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Common shoulder injuries and how physiotherapy can help

Published: 28 October 2021

Whether you’re a professional athlete or weekend warrior, injuries are bound to happen – including injuries that involve the shoulder.

Our shoulders are used in almost every sporting activity in some form, so shoulder injuries can be very annoying and unfortunately, very common.

They can occur during activities such as swimming, weightlifting, contact sport or any other upper body activity where the shoulders are heavily used. Unfortunately, you can also sustain a shoulder injury at work if your job is labour intensive!

So, what can we do about shoulder injuries when we experience one?

In some cases, surgery is required to repair the ligaments as they don’t naturally heal by themselves. However physical therapy can greatly improve the strength and mobility of the shoulder pre or post-op!

Let’s look at some common shoulder injuries. 

Shoulder sprain:

A shoulder sprain occurs when a ligament in your shoulder is stretched or torn. Sprains are graded from Grade 1 to Grade 6, depending on the injury.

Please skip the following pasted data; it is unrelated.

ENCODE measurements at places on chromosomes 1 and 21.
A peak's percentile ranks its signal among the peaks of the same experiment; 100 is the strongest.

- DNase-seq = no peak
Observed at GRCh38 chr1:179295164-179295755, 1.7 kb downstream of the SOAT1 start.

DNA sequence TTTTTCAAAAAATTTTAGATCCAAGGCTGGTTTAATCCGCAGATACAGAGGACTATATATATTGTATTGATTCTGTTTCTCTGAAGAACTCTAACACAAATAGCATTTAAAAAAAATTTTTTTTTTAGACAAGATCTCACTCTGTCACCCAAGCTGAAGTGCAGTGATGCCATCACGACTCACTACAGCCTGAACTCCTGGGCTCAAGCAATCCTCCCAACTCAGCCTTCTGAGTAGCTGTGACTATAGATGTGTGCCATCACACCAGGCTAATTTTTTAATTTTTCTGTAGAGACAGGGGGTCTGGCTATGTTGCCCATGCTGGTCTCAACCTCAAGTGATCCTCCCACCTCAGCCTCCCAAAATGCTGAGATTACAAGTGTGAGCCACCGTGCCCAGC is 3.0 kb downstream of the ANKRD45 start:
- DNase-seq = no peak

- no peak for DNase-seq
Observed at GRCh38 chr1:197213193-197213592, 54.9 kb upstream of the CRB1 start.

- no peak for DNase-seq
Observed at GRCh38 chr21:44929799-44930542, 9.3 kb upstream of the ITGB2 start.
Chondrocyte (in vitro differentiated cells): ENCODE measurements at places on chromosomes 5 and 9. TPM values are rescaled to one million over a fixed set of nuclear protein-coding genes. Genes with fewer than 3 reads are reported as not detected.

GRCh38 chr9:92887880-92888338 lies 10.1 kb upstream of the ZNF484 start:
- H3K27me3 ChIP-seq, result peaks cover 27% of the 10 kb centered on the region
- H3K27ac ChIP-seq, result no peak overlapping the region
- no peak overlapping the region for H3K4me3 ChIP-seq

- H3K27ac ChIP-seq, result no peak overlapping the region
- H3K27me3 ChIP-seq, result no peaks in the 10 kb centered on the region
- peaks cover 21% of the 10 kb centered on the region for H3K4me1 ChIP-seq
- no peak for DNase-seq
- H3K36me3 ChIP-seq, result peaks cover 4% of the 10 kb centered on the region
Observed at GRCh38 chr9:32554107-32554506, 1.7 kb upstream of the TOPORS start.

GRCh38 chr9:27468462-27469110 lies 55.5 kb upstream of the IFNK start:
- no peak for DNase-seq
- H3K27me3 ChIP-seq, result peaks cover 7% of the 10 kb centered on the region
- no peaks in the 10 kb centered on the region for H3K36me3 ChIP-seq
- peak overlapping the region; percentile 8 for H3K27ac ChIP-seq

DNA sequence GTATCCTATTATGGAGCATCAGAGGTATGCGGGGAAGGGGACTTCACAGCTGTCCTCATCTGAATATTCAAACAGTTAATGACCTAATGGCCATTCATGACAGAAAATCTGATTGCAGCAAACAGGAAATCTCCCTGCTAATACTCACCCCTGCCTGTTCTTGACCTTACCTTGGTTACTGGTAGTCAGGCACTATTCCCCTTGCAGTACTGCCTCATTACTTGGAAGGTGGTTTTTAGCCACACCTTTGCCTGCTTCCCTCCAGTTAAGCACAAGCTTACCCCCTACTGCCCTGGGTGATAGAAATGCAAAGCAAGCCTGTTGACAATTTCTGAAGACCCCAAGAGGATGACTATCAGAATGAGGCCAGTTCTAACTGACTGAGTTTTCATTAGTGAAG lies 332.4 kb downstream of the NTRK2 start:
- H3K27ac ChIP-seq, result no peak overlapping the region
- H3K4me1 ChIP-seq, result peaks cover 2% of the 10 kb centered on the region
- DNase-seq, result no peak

This injury can occur from trauma (such as falling on an outstretched arm or direct contact such as a tackle) or wear and tear over time.

Regardless of the severity of the injury, it is important to apply the RICE method: Rest, Ice, Compression and Elevation, as his will help the initial swelling and pain.

Once the swelling has reduced, regularly seeing a physiotherapist can help regain the strength and mobility of the joint, to assist in the overall rehabilitation of the injury.

Rotator cuff tear:

The rotator cuff is a group of muscles and tendons that hold your shoulder in place and allow you to freely move your shoulder joint. 

Rotator cuff tears are a common shoulder injury. They can occur during activities such as baseball, swimming, heavy weightlifting, contact and collision sports, or any other strenuous upper-extremity activity including falls or trauma.

Rotator cuff injuries generally require surgery to get back full strength and mobility. However, for those who do not opt for surgery, physiotherapy can be an effective way to maintain strength, increase mobility and minimise pain.

If you do have surgery, it is important to consult with a physiotherapist to work together on a rehabilitation program to regain your strength and mobility. You don’t want your shoulder to heal without full range of motion and a strong base for strength otherwise you might experience mobility issues later in life.

Shoulder injuries may improve over time, however regularly seeing a physiotherapist will provide you with a good opportunity to manage pain and improve mobility so you can keep doing what you love.

If you’re experiencing a shoulder injury, get in touch for a Free Initial Assessment with a Back In Motion physiotherapist today!           

Free Initial Assessments terms and conditions apply.